Behind Wholesaling Success and Failure

Credo recently completed in-depth interviews with a host of Canadian financial advisors to gain insights into their relationships and interactions with wholesalers.  Part of our research included asking advisors about the qualities they associate — both positively and negatively — with these business development representatives and how these qualities influence their buying decisions.

In the word cloud above, the size of the words is related to the frequency of the word being mentioned during our interviews.  The larger the word, the more frequently it was used to describe a positive quality or attribute of a wholesaler.

When asked to describe the most desirable qualities in a wholesaler, financial advisors regularly pointed to: knowledge, understanding, adding value, and reliability.  We probed advisors on each of these ideas and below are a few examples of the explanations offered by advisors:

  • knowledgeable:  advisors explained that being knowledgeable means they understand the financial advice business in a Canadian context, the company that they’re working for and the products that they either represent or compete against.
  • understanding: advisors generally explained that understanding involves a deep comprehension of the financial advisor’s business and their client base.
  • added value: advisors explained that adding value often involves offering something that financial advisor alone cannot deliver or something that truly makes the advisor’s life easier.
  • reliable: advisors explained that, to them, being reliable means that the wholesaler would be there when they are needed.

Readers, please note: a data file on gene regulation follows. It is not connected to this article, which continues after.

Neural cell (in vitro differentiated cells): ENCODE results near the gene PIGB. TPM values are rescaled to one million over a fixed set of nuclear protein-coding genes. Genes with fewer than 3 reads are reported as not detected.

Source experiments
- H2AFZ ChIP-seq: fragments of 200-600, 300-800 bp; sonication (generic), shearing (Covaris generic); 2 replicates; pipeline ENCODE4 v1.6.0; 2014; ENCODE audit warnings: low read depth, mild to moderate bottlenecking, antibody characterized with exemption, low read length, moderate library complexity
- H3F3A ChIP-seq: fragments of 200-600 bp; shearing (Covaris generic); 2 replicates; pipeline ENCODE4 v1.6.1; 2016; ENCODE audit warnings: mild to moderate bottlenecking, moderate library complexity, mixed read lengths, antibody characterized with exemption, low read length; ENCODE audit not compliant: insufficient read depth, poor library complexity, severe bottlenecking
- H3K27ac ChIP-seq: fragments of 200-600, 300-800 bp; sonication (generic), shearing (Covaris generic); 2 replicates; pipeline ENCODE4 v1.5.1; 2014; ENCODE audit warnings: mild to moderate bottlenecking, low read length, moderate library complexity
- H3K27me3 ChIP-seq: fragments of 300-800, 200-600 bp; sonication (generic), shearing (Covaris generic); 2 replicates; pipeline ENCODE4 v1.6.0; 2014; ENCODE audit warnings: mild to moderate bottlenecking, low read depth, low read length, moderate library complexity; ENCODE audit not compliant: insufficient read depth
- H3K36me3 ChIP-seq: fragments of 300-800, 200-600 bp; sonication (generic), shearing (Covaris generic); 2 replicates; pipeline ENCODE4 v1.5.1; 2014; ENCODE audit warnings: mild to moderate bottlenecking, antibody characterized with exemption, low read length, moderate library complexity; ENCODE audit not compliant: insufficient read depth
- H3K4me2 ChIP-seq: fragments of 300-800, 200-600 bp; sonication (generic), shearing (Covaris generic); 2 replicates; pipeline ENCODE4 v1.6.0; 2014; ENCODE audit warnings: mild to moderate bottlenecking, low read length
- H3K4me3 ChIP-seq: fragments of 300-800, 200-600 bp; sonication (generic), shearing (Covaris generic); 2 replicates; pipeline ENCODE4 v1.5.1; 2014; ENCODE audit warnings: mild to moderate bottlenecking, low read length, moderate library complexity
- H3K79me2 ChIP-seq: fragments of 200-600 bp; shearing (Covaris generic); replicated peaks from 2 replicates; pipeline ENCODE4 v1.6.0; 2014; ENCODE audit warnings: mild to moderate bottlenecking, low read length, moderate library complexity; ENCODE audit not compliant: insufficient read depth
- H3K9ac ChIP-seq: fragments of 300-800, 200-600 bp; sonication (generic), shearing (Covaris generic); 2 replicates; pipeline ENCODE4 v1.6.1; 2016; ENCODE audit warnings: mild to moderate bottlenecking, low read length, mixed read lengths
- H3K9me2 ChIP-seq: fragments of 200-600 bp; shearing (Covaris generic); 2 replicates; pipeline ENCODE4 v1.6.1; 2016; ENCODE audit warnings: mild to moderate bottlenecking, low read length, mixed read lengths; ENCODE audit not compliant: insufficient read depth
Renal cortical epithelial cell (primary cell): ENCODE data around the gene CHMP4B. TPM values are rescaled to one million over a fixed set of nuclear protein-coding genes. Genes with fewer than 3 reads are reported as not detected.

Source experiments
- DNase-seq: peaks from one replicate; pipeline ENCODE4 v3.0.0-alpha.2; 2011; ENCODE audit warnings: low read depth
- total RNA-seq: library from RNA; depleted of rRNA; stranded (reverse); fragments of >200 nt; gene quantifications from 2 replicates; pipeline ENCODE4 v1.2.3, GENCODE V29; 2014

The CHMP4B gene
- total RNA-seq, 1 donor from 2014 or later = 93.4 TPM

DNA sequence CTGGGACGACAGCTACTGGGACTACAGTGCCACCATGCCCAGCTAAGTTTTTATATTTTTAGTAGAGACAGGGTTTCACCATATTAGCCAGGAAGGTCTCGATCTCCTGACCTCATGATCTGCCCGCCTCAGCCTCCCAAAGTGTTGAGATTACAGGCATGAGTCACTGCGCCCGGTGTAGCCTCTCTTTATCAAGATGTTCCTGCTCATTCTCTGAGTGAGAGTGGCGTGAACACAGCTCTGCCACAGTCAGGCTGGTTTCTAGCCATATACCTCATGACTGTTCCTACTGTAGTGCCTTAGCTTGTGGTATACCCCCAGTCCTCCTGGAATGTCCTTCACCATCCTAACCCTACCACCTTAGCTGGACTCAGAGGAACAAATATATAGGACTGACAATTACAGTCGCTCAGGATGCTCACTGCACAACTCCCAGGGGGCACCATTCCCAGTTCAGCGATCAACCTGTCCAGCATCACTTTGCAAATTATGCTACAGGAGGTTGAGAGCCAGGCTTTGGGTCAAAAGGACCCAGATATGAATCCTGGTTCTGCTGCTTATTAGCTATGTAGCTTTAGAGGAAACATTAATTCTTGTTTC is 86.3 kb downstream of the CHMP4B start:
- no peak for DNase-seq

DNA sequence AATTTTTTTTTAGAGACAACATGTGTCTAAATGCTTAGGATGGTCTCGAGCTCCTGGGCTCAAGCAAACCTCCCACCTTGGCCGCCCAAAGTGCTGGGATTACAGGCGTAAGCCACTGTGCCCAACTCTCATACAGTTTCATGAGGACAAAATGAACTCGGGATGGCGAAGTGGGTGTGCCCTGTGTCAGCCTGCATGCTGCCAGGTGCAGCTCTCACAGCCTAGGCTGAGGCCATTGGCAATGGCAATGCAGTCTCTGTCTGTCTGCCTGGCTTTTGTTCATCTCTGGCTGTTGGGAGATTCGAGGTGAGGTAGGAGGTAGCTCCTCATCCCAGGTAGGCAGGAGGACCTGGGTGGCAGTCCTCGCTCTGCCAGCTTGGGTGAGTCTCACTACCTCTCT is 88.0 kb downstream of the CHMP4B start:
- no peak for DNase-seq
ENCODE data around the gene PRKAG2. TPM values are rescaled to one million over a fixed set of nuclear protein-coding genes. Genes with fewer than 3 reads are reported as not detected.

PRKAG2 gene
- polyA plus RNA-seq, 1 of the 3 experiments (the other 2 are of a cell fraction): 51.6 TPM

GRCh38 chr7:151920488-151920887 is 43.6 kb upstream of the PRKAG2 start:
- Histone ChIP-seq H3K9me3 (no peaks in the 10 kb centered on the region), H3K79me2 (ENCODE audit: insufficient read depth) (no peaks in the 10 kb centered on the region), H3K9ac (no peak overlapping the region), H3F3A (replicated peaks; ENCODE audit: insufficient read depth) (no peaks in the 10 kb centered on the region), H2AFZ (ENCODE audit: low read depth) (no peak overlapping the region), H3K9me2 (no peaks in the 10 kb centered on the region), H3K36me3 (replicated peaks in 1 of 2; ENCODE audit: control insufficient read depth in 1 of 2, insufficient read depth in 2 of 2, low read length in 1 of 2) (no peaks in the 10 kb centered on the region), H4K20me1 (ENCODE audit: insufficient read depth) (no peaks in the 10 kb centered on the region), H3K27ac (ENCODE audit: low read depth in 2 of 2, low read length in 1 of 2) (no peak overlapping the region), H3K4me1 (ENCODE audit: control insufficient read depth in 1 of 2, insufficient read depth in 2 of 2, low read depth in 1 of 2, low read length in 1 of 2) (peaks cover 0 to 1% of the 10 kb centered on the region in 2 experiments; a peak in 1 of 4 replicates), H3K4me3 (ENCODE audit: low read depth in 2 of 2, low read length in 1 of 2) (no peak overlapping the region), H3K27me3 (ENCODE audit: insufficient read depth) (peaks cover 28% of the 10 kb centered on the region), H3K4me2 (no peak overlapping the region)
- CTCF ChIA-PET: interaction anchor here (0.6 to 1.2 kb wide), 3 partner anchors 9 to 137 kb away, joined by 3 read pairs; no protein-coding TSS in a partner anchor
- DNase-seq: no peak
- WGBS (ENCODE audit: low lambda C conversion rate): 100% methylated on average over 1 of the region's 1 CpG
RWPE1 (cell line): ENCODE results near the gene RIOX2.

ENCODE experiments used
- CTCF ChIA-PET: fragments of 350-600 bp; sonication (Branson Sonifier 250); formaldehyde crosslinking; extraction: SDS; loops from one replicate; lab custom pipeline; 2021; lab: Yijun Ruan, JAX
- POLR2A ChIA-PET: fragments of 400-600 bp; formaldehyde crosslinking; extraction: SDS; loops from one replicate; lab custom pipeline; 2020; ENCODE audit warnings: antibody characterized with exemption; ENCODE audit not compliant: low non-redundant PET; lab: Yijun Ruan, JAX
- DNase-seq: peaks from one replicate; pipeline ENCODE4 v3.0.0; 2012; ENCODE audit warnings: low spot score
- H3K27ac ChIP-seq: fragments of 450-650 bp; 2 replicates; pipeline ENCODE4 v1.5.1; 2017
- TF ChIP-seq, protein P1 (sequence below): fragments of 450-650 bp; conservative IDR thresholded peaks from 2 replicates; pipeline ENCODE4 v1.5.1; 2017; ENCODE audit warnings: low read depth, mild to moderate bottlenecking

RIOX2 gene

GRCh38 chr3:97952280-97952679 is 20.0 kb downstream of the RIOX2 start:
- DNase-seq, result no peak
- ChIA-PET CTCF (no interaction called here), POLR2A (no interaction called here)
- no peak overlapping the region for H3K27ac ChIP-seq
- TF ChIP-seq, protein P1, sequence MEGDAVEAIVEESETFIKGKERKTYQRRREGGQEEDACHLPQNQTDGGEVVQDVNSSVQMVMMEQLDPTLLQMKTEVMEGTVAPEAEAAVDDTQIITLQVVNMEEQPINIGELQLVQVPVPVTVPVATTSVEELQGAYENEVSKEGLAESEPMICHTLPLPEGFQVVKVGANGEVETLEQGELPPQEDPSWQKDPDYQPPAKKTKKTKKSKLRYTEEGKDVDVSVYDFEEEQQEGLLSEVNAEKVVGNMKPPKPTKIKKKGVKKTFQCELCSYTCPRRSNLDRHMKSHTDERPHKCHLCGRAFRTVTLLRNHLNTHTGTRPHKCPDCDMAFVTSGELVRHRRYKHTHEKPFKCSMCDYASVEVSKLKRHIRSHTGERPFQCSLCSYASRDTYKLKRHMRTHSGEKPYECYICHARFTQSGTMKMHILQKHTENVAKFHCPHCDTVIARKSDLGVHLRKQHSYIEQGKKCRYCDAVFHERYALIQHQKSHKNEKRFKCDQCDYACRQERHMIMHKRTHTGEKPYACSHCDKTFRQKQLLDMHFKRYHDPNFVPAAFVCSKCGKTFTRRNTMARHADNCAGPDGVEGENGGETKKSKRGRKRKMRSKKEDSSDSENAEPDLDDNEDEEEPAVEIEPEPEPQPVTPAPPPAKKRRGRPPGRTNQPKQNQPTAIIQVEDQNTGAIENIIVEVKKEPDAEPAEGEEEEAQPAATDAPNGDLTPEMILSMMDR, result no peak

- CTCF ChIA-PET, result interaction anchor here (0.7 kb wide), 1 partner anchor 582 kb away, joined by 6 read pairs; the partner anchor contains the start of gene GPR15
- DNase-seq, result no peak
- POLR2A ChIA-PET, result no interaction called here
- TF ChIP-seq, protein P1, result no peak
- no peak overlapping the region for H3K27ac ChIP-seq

Likewise, when asked advisors to describe the least desirable qualities of wholesalers they encounter.  Financial advisors identified that they would not tolerate wholesalers who were: pushy,  too sales-oriented or self-serving.

  • Pushy: Being far too direct about the sales process — asking directly for a ticket, for example — instead of trying to learn about and partner with the advisor is a sure-fire way to be seen as pushy.
  • Too sales-oriented: Wholesaler are too sales-oriented when they come to “push the product of the day” without any knowledge of what the financial advisor and his clients might actually need.   
  • Self-serving: Sales representatives who do anything to “get their numbers up,” or “meet their quota,” cross the line between being, and not being, professional.  These wholesalers are overtly self-serving and generally not welcomed into the advisor’s office in the future.

While these qualities alone are interesting, they offer an incomplete picture of what drives the wholesaler-advisor relationship; they certainly don’t fully explain how that relationship affects product sales.  There is a significant amount of nuance associated with these qualities and they are far from the only determinants of a successful sales relationship.  Other factors that affect the relationship include:

  • Length of the relationship (wholesaler turnover)
  • Position of the fund company on the advisors product-shelf
  • The sales approach used by the wholesaler
  • Perceived perks (however small)
  • The gender of the wholesaler/advisor
  • The culture of the wholesaler/advisor

Many more factors were explored during Credo’s interviews.  However, Credo found that focusing on these manageable wholesaler characteristics is one important fundamental part of creating and maintaining a positive and mutually beneficial relationship with a Canadian financial advisor.

Credo’s Sales Experience Audit (SEA) is a unique research program that focuses on the experiences Canadian financial advisors have with the business development representatives and wholesalers of Canadian financial product manufacturers.  The program measures the customer experience and produces quantified reporting about the quality of the experiences wholesalers deliver to Canadian financial advisors.